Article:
Each one should retain the place in life that the Lord assigned to him and to which God has called him. 1 Cor. 7:17 (also see 1 Cor. 7:18-24). For God’s gifts and his call are irrevocable. Rom. 11:29. Is God concerned only with religious callings, and not vocational callings? If you were called to be a lawyer, then be a lawyer – a workman who does not need to be ashamed and who correctly handles the word of truth. 2 Tim. 2:15.
Integration of Faith and Practice
Christian lawyers talk a good game when it comes to integrating faith and practice. But for the most part, it is just talk. The one defining characteristic of Christian lawyers worldwide is that among all the occupations and professions, lawyers have the most bifurcated view of religion and what it is they do to make a living. In other words, lawyers have a religious life, and a professional life, and ne’er the twain shall meet.
Even if Christian lawyer associations attempt to bridge this gap between faith and practice, there is a problem. Instead of viewing faith broadly, as in a biblical belief system about the nature of law and the substance of God’s laws, faith is viewed narrowly, as in redemptive theology. So the integration which occurs is limited to finding practical means for injecting redemptive theology into legal practice, in other words, ignoring law.
This is typically manifested in three types of programs sponsored by Christian legal associations. First (these are not in any particular order), legal aid, or legal assistance for the poor and needy. This is borne out of a sense of Christian duty to be charitable, and is commonly expressed in terms of helping the poor, the widow, the orphan and the alien.
Second, there is a common emphasis on biblical conflict reconciliation, a form of alternative dispute resolution (i.e., resolving disputes between Christians outside of the judicial system). Third, there is participation (whether directly by representing parties or indirectly by filing amicus briefs) in litigation involving religious freedom issues and abortion.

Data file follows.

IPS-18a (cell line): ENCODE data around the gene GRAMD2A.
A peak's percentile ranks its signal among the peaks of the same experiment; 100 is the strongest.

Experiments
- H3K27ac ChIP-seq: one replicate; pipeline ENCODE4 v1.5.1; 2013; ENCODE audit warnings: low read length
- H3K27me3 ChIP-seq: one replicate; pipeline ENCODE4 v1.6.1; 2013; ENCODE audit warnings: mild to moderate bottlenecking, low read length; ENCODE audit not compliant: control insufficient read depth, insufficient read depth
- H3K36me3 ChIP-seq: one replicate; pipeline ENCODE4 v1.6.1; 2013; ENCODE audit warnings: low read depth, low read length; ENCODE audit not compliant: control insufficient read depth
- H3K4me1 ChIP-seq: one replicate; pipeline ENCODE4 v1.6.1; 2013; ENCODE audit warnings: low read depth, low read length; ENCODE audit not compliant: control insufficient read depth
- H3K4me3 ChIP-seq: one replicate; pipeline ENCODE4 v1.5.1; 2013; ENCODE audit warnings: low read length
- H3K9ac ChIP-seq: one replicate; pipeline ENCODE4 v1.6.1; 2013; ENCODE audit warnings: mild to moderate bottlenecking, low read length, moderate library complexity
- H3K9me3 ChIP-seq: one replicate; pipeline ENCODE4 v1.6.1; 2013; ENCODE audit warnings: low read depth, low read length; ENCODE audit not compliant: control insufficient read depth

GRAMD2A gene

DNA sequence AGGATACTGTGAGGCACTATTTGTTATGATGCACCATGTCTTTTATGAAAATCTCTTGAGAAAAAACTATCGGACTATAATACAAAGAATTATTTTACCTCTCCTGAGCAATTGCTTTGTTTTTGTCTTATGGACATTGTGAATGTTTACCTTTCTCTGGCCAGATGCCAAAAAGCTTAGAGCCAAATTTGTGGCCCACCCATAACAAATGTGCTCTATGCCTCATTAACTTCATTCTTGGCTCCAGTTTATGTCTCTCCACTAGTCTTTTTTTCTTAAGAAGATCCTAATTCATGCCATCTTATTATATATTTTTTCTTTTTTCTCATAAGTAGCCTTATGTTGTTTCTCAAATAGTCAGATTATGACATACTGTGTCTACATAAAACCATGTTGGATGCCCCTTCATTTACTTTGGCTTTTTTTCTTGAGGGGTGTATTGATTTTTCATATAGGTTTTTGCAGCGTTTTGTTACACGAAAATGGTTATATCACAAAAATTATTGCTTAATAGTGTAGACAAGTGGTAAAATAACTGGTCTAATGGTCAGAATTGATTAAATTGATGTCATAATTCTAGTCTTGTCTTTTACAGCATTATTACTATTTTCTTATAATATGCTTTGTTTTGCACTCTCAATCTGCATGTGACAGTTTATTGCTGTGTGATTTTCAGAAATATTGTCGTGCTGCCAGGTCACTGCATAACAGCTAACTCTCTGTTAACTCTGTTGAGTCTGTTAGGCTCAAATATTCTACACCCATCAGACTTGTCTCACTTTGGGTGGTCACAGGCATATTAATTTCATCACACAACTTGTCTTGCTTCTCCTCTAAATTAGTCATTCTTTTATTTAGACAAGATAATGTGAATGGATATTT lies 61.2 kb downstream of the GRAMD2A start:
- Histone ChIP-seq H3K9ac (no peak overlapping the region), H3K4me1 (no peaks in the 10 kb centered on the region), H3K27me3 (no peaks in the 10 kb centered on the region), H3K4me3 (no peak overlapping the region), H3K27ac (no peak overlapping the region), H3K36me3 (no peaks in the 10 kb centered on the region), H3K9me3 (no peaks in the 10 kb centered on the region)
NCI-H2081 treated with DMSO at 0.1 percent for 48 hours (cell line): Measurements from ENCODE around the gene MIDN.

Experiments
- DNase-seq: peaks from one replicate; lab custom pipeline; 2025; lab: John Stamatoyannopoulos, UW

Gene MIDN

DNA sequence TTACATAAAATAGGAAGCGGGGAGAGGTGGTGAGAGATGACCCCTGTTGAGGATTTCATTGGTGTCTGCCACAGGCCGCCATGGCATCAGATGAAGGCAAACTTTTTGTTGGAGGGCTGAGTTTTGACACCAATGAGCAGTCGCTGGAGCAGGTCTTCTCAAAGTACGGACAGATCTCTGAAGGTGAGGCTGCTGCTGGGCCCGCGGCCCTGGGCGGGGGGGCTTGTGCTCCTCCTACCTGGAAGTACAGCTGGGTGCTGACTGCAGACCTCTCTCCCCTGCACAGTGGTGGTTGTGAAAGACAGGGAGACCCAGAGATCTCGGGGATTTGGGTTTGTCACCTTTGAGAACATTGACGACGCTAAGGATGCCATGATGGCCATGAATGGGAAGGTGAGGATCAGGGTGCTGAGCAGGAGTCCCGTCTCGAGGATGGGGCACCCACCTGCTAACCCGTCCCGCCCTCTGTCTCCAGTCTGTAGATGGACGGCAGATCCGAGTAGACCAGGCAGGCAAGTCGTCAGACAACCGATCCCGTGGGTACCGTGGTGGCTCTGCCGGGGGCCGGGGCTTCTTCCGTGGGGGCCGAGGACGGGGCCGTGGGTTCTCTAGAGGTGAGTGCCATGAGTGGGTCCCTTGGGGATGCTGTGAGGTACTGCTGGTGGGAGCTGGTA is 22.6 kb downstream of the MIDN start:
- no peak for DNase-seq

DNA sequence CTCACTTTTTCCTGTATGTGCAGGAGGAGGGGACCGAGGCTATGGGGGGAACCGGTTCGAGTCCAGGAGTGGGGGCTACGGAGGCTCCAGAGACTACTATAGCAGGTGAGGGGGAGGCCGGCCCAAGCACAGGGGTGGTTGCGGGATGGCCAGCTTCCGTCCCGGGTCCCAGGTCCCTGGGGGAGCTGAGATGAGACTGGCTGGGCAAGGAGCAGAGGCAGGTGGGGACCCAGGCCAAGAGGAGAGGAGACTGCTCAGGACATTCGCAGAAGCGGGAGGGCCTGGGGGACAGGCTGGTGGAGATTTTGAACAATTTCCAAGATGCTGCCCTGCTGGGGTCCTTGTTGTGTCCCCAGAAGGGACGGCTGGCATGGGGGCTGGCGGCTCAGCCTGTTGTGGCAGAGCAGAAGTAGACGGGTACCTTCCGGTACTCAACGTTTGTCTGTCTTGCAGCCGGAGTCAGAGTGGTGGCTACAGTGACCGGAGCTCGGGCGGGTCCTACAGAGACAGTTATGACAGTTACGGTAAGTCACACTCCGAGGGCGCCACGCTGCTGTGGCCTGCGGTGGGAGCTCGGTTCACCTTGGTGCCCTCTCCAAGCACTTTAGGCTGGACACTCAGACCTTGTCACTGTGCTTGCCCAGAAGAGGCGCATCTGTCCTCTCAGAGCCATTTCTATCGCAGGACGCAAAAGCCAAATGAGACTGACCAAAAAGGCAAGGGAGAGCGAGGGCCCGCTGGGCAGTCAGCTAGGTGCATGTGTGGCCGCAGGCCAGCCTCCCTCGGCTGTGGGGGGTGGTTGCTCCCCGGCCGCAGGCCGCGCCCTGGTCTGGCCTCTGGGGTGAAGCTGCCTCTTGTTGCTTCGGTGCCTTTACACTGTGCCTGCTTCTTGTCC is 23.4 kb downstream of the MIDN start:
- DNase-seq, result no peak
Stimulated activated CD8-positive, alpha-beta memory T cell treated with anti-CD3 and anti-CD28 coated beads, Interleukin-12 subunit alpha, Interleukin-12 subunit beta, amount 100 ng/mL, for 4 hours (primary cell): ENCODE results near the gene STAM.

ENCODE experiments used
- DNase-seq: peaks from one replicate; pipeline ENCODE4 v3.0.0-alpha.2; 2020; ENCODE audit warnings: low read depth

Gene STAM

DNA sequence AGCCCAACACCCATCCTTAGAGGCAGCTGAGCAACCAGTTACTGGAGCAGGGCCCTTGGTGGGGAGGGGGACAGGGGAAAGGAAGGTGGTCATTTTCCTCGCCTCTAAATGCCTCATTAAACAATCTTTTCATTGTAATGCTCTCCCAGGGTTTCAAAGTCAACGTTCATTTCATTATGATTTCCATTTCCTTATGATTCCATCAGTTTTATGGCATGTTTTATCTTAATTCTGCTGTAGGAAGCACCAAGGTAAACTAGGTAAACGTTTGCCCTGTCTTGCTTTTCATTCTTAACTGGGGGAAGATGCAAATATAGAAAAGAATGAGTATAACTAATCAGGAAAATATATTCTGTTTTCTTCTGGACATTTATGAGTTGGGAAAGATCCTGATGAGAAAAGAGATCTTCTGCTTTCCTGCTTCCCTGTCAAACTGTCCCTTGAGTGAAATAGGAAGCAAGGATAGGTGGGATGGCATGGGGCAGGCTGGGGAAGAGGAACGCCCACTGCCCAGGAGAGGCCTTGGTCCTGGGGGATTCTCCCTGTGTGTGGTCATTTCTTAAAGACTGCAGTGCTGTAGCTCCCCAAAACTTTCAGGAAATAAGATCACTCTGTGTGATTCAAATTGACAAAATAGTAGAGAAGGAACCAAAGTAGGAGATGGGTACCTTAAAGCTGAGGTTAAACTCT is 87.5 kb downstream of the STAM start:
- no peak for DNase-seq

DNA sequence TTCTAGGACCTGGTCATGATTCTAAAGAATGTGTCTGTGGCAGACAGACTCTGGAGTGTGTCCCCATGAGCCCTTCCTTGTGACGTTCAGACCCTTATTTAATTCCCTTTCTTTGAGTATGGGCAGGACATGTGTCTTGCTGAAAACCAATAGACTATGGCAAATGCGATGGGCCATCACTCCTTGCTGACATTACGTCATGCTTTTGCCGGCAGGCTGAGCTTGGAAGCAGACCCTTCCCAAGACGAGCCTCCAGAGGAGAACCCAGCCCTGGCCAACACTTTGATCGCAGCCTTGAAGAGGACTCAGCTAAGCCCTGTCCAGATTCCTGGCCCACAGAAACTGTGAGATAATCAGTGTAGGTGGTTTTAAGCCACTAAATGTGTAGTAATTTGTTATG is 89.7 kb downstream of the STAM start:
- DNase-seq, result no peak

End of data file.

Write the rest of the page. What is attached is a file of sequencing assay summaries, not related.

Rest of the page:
Again, certainly, there is nothing intrinsically wrong with any of these programs or activities. Each of them is worthwhile. However, that does not excuse the obvious short-comings each has. Legal aid is fine and appropriate, but what ultimate benefit is achieved if the representation of the poor and needy by Christian lawyers is no different (in terms of the substance of legal arguments used) from the representation which would be afforded by a non-Christian legal aid service? The only difference is that perhaps the Christian lawyers may represent Christian clients that other legal aid services reject – which reduces the effect of the legal aid to people with religious causes.
As for biblical conflict reconciliation, sometimes called peacekeeping, the emphasis is on reconciliation, not justice. In other words, the emphasis in peacekeeping is to bring the parties to the point where they can forgive each other and reconcile relationally. This is accomplished by the “tribunal” engaging in prayer, meeting with the parties, and having the parties go through a time of self-examination. When this occurs, the parties are hopefully able to mutually resolve their dispute.
On occasion, a tribunal will engage in actual arbitration of a dispute, but this usually only follows an attempt at reconciliation which fails. When arbitration does occur, there are no guidelines provided by the sponsoring organization as to what any applicable principles of God’s law (or lonang) might be. The panel usually acts on the basis of statute and case law, and any consideration of biblical principles is sua sponte and ad hoc in every case. In other words, there is no development of a biblical jurisprudence which results from the process. It is flying by the seat of their pants.
It is common for Christian legal organizations and peacekeeping ministries to quote Micah 6:8: What does the Lord require of you? But to do justice, to love kindness, and to walk humbly with your God. But, what is justice? No one knows. No one cares. The only consideration is, get the parties to have the right heart attitude, and justice will take care of itself. There is no connection ever made between justice and an objective legal order, much less lonang.
God forbid that a litigant should ever actually desire to obtain real justice. Justice as in a resolution which applies and conforms to the legal principles of lonang.
The civil courts don’t provide real justice because they no longer abide by lonang. Our society has converted to a cynical view of justice which is defined by process, not legal correctness. In other words, in civil society justice is merely whatever those responsible for its administration decide. As long as you go through the correct process (we are told), you get justice. The idea that judges and courts might be wrong or in violation of law is no longer a viable concept. (This is the logical consequence of accepting judicial opinions as law.)